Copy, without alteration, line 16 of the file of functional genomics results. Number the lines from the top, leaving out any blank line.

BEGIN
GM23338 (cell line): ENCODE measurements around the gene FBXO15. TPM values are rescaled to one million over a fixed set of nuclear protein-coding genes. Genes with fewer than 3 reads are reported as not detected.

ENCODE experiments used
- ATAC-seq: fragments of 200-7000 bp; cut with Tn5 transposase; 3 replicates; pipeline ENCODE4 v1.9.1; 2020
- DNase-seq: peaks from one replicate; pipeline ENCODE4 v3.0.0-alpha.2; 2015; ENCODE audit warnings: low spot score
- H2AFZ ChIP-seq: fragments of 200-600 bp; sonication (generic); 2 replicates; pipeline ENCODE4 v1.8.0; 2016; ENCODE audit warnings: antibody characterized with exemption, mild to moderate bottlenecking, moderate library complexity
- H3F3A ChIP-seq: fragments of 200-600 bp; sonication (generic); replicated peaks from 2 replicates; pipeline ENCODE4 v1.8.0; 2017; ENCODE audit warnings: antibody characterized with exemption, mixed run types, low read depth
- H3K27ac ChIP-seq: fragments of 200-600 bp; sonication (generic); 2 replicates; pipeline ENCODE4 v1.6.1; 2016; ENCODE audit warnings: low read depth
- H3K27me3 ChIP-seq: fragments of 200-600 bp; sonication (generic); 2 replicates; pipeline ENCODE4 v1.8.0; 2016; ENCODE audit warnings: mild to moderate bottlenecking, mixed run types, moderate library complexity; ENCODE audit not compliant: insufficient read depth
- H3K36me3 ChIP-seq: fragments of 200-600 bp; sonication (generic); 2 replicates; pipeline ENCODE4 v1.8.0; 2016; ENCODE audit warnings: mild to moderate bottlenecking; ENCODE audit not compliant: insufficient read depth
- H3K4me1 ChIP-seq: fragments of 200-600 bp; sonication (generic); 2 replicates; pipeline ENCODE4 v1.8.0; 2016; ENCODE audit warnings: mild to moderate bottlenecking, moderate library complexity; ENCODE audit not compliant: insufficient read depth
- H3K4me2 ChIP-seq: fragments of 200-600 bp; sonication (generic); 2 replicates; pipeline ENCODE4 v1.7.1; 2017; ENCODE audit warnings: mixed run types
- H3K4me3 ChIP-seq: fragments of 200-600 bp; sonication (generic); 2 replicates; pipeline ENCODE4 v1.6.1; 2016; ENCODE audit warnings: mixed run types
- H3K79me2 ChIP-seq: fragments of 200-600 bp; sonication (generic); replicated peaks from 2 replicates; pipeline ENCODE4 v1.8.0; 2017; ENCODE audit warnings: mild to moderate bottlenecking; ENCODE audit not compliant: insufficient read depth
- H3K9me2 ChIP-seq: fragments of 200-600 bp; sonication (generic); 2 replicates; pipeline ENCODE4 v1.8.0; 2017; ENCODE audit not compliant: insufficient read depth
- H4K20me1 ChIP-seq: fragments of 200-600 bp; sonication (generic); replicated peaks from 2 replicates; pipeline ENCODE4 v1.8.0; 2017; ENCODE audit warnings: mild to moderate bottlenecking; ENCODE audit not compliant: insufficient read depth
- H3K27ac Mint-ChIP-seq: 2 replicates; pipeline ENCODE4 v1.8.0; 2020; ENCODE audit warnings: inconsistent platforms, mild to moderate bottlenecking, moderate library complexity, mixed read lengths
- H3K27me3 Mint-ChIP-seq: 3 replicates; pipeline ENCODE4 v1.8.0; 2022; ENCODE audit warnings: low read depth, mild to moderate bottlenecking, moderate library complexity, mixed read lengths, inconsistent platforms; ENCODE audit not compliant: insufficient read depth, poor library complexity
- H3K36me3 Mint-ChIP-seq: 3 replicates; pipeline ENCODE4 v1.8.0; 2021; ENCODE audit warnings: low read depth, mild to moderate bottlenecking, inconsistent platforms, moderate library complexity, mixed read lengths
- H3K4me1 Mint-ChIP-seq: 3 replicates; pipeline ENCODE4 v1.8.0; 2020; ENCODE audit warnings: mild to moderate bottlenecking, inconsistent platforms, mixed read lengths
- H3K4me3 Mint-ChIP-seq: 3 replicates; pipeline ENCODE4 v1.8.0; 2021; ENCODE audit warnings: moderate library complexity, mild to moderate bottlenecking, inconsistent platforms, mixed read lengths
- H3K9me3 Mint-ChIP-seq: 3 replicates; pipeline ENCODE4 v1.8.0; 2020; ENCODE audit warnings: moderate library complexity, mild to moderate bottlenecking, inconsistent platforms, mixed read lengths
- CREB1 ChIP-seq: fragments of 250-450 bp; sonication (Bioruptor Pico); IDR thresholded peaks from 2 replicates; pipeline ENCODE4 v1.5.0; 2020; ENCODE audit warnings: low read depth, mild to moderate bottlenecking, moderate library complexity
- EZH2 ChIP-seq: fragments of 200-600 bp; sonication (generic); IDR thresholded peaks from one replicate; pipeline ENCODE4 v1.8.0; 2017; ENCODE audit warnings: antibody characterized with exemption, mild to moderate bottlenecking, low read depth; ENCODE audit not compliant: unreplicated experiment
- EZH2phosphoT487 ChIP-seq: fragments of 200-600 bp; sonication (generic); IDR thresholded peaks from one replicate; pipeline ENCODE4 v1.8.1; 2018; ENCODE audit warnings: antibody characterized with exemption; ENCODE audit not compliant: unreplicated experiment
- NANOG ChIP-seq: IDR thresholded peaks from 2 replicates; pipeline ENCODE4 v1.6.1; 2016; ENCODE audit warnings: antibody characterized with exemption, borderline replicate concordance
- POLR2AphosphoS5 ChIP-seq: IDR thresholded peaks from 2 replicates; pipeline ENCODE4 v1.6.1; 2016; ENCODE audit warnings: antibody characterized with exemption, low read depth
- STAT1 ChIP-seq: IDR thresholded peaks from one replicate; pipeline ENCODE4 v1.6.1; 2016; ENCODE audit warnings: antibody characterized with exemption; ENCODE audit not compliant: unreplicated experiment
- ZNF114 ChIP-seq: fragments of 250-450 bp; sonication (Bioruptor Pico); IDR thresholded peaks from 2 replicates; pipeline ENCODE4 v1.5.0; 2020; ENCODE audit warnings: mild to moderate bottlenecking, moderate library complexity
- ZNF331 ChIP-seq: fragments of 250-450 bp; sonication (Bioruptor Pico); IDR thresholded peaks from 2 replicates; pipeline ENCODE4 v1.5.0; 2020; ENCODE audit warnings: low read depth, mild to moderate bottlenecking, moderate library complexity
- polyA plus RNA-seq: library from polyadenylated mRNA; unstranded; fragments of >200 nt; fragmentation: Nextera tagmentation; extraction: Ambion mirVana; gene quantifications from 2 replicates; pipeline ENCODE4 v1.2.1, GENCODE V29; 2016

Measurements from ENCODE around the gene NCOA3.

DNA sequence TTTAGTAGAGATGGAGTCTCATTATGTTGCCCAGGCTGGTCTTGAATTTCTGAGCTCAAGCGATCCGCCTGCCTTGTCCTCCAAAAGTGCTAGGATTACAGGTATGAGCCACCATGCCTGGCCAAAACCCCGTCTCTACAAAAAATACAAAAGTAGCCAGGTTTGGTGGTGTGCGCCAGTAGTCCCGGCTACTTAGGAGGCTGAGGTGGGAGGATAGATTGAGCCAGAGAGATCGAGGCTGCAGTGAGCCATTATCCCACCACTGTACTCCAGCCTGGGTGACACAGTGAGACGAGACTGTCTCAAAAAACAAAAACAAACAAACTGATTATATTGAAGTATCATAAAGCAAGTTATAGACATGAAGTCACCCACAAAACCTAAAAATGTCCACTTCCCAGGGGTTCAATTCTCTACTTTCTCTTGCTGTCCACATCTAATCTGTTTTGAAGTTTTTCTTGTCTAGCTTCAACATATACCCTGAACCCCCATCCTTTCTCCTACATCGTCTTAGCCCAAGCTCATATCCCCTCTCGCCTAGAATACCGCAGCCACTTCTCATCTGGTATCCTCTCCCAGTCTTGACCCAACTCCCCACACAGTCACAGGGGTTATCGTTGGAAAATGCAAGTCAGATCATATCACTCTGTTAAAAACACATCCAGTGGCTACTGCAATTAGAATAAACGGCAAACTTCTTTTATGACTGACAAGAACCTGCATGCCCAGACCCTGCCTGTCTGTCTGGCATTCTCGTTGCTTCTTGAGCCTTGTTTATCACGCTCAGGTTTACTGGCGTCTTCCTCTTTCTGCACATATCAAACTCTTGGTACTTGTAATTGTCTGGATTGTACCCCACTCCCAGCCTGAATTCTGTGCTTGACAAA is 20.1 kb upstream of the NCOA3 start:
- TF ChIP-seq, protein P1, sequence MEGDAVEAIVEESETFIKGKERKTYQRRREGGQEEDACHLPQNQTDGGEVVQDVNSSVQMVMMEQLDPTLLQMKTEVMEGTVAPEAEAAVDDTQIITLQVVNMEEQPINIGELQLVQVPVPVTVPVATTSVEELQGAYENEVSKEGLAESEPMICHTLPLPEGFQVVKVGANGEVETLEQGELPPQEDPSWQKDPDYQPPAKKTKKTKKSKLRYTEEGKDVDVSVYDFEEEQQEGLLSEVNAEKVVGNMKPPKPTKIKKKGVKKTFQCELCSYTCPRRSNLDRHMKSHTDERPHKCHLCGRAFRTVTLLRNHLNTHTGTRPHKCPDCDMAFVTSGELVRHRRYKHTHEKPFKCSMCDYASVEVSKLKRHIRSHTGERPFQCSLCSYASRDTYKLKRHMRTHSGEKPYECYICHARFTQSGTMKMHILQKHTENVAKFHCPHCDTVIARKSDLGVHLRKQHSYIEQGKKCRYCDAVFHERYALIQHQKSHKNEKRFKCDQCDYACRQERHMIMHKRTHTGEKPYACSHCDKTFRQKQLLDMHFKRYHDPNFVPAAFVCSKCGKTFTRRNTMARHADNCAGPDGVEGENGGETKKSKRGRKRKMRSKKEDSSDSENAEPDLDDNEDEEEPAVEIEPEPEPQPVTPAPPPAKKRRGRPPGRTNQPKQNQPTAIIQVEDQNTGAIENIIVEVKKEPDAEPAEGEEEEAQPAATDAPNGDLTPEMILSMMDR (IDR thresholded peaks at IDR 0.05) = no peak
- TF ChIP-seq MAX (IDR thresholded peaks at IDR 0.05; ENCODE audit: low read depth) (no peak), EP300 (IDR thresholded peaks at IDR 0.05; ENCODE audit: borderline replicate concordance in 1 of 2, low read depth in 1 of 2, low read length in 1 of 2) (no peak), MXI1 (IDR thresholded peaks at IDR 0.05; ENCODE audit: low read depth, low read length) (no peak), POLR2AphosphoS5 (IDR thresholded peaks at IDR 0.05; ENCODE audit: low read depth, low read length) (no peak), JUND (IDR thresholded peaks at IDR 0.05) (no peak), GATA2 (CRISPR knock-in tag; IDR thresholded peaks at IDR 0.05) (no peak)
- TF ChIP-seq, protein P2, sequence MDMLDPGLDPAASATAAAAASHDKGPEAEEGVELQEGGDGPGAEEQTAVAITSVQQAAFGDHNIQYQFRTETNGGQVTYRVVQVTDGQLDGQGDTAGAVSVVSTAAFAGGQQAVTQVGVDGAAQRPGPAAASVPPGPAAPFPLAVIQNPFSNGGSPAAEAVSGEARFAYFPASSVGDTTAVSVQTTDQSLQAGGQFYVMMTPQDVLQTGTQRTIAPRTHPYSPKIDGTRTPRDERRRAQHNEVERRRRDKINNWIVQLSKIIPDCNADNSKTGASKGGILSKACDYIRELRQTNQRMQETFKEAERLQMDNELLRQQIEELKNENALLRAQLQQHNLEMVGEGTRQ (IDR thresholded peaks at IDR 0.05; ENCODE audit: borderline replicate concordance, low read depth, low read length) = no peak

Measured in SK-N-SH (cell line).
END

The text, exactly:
- H3K27ac Mint-ChIP-seq: 2 replicates; pipeline ENCODE4 v1.8.0; 2020; ENCODE audit warnings: inconsistent platforms, mild to moderate bottlenecking, moderate library complexity, mixed read lengths